As a communications professional, I'm conscious of the need to think through who I contact. And to reach out to those people with relevant information. As a PR professional, if I made the grievous error of reaching out to a journalist who wasn't interested in the topic I was pitching, I'd find myself blacklisted, or even worse it would be posted about all over the internet (cf the wonderful bad pitch blog).
So it was with a little outrage that I opened an email newsletter from my alma mater this evening, the University of Durham, with the subject line "English Department Alumni Newsletter".
Why such outrage, you ask? Because I didn't study English.
Now I can see how such an error might occur. My degree did have the word "English" in the title, but I studied English Language and Linguistics, and I was registered in the Linguistics department. Not English. Durham closed my department the year I left, with the tutors moving mostly to the University of Northumbria. That felt, to me, appalling at the time, not least of all because it was one of the best courses in Linguistics in the country, but because the department received high impact scores. I'm not going to dwell on this though, because despite how it may have appeared to me, I was 21, and frankly don't really know the politics or strategic direction that the then administration based their decision on.
But while I won't dwell on the demise of the Linguistics department, I will dwell on the poor re-categorisation of a Linguistics graduate to an 'English Studies' mailing group. I won't blame the people involved with writing the newsletter, which is perfectly nice (although the e-reading interface is a little challenging and they might want to consider splitting the pages for online viewing). Where the buck stops is really in the management of alumni data at the University, wherever that sits. Is it CRM? Administration? I don't really know but this is a message to them, whoever they are:
I am a graduate from the University of Durham with a first class honours degree in English Language and Linguistics. Whilst that department no longer exists, at the time, it was a world-leading Social Science department. You wrote to me recently addressing me as an 'English Studies' graduate. I'm sorry, but you seem to have me confused me with an Arts student. You see, Linguistics has absolutely nothing to do with English Literature. In fact, I probably read as much literature as a plant scientist.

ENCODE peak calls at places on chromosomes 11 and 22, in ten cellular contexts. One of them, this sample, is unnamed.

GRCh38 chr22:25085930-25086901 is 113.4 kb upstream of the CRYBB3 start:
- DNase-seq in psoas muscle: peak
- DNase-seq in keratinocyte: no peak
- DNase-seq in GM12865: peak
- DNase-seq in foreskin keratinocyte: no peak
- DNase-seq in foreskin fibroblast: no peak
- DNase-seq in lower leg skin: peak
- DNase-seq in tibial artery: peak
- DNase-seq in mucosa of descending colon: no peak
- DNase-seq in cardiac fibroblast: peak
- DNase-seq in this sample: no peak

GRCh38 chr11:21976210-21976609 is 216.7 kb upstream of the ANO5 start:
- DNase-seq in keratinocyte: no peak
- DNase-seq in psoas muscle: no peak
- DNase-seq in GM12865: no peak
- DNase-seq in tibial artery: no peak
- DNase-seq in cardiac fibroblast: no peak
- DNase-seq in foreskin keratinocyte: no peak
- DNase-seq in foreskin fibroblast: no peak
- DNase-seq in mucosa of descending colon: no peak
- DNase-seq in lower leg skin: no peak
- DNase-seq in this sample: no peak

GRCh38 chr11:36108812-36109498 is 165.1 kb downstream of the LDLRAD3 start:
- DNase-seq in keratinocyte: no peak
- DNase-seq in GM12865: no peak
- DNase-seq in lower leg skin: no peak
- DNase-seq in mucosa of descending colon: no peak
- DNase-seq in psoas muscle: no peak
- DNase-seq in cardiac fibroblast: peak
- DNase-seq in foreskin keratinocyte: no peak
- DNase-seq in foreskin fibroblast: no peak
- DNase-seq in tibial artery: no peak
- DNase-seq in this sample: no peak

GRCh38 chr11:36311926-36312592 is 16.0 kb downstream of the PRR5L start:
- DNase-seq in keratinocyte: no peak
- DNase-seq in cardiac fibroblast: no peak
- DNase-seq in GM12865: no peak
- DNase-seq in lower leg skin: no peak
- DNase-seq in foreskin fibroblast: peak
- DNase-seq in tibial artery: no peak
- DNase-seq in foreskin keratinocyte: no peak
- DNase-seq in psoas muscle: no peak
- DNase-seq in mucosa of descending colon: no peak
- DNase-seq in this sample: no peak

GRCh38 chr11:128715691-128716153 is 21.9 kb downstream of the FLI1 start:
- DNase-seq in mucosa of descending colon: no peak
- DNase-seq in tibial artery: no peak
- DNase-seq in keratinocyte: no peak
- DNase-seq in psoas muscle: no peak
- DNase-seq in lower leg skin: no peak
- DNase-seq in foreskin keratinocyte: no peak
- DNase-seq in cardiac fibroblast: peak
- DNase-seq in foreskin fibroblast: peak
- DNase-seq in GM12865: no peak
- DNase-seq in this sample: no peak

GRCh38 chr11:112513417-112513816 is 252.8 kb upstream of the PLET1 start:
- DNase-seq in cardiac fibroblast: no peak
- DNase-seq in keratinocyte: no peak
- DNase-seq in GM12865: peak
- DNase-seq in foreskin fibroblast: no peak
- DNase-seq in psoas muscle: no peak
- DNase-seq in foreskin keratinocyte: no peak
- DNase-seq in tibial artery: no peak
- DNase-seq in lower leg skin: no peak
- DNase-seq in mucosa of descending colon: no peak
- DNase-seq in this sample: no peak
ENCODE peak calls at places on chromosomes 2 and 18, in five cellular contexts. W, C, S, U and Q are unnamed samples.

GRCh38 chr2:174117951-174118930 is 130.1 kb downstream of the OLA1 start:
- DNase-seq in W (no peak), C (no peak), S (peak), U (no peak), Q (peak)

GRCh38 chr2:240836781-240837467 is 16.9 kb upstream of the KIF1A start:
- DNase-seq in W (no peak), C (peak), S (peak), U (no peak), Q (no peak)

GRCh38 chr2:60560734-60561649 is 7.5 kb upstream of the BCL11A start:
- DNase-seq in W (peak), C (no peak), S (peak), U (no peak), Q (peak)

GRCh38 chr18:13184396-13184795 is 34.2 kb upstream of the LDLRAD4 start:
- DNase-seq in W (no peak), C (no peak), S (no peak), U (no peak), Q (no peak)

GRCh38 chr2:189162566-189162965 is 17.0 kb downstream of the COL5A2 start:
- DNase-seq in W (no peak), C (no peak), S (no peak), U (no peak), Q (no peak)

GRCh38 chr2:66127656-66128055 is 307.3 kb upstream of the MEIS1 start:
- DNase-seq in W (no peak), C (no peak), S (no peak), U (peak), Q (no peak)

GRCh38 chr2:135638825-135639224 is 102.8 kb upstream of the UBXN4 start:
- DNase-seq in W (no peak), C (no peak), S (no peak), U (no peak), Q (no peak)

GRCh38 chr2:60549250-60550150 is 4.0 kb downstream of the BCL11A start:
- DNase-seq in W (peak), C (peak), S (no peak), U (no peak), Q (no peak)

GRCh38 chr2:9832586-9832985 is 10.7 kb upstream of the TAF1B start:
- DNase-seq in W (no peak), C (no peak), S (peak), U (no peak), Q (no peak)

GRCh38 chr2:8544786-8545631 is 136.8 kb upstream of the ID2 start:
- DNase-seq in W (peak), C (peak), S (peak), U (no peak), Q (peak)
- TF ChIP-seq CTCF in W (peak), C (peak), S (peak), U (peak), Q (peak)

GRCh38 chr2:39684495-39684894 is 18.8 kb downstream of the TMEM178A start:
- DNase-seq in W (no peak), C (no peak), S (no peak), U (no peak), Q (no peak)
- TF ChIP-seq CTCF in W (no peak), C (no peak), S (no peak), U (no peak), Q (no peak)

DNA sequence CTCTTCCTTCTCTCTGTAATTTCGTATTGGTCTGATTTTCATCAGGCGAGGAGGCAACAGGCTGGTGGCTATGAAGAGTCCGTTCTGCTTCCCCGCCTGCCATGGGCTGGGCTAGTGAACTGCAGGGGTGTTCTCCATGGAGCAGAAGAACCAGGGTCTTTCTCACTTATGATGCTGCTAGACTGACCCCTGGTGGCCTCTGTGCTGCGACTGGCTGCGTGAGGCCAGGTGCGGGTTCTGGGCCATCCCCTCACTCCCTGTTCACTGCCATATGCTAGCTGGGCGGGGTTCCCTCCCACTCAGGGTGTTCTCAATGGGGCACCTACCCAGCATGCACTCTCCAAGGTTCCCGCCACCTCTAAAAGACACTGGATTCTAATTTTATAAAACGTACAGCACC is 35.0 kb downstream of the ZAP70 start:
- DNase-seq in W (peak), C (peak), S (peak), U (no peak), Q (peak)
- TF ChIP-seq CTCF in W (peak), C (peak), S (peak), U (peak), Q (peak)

I spent my degree drawing syntax trees setting out grammatical sentence structures; analysing discourse; and writing out phonetic symbols. Where the English Literature scholars your newsletter addresses learned of poets and prose, and dug deep into understanding what these great works might mean, I was listening to kids learning to talk. I was watching individuals playing a game and analysing the sociological roles they assumed in a group. I was listening to accents and phonetically transcribing the sounds. I was studying people and language. I wasn't studying literature.
Other than them sharing the same symbols, they really don't have much in common. So can I have something targeted to me in my own right as an alumnus of your institution? Or does the fact that there no longer is a Linguistics department mean I am lost forever, a floating name in your CRM system without a proper category?
As I say, it's been a long day, perhaps I'm being too critical. And for the record, I absolutely loved my university experience. My heart beats a little faster when I think about how much I love Durham, how much I loved my time there. So I guess maybe that is why it's even a little sadder when my alma mater doesn't recognise me, lumps me with a group I share no affinity with, and doesn't offer me anything to engage with. Maybe I could ask the University of Northumbria to email me from their Linguistics department instead...